Tag Archives: Edward G. Lengel

Inventing George Washington: America’s Founder, in Myth and Memory

An entertaining and erudite history that offers a fresh look at America's first founding father, the creation of his legend, and what it means for our nation and ourselves
George Washington's death on December 14, 1799, dealt a dreadful blow to public morale. For three decades, Americans had depended on his leadership to guide them through every trial. At the cusp of a new century, the fledgling nation, caught in another war (this time with its former ally France), desperately needed to believe that Washington was—and would continue to be—there for them.
Thus began the extraordinary immortalization of this towering historical figure. In Inventing George Washington, historian Edward G. Lengel shows how the late president and war hero continued to serve his nation on two distinct levels. The public Washington evolved into an eternal symbol as Father of His Country, while the private man remained at the periphery of the national vision—always just out of reach—for successive generations yearning to know him as never before.
Both images, public and private, were vital to perceptions Americans had of their nation and themselves. Yet over time, as Lengel shows, the contrasting and simultaneous urges to deify Washington and to understand him as a man have produced tensions that have played out in every generation. As some exalted him, others sought to bring him down to earth, creating a series of competing mythologies that depicted Washington as every sort of human being imaginable. Inventing George Washington explores these representations, shedding new light on this national emblem, our nation itself, and who we are.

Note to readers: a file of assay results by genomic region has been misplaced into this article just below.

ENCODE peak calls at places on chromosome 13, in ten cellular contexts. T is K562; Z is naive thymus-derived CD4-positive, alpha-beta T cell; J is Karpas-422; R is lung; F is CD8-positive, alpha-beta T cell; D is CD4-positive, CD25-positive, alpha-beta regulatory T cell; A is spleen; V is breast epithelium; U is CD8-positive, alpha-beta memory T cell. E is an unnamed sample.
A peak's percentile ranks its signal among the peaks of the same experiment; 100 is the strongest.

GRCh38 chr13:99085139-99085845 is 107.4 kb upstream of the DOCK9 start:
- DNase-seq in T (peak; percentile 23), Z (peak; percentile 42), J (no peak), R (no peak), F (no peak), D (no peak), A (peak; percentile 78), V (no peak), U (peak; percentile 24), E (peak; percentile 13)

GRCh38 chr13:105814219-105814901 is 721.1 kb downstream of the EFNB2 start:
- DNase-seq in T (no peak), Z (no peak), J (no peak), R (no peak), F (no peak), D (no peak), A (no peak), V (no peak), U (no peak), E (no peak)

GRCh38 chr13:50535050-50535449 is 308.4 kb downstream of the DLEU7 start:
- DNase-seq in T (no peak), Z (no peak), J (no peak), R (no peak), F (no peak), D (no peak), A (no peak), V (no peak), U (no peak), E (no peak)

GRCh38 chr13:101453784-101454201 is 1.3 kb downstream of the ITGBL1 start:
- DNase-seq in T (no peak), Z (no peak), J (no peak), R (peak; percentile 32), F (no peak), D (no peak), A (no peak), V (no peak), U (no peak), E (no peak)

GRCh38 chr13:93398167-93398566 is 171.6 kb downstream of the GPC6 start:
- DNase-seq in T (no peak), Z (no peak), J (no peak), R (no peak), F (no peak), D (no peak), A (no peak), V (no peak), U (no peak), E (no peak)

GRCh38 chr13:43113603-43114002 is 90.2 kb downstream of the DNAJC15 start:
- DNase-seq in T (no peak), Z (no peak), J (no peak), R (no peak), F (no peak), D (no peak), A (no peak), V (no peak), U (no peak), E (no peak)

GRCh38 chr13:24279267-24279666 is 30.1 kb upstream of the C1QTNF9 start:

General George Washington: A Military Life

“The most comprehensive and authoritative study of Washington’s military career ever written.”
–Joseph J. Ellis, author of His Excellency: George Washington

Based largely on George Washington’s personal papers, this engrossing book paints a vivid, factual portrait of Washington the soldier. An expert in military history, Edward Lengel demonstrates that the “secret” to Washington’s excellence lay in his completeness, in how he united the military, political, and personal skills necessary to lead a nation in war and peace. Despite being an “imperfect commander”–and at times even a tactically suspect one–Washington nevertheless possessed the requisite combination of vision, integrity, talents, and good fortune to lead America to victory in its war for independence. At once informative and engaging, and filled with some eye-opening revelations about Washington, the American Revolution, and the very nature of military command, General George Washington is a book that reintroduces readers to a figure many think they already know.
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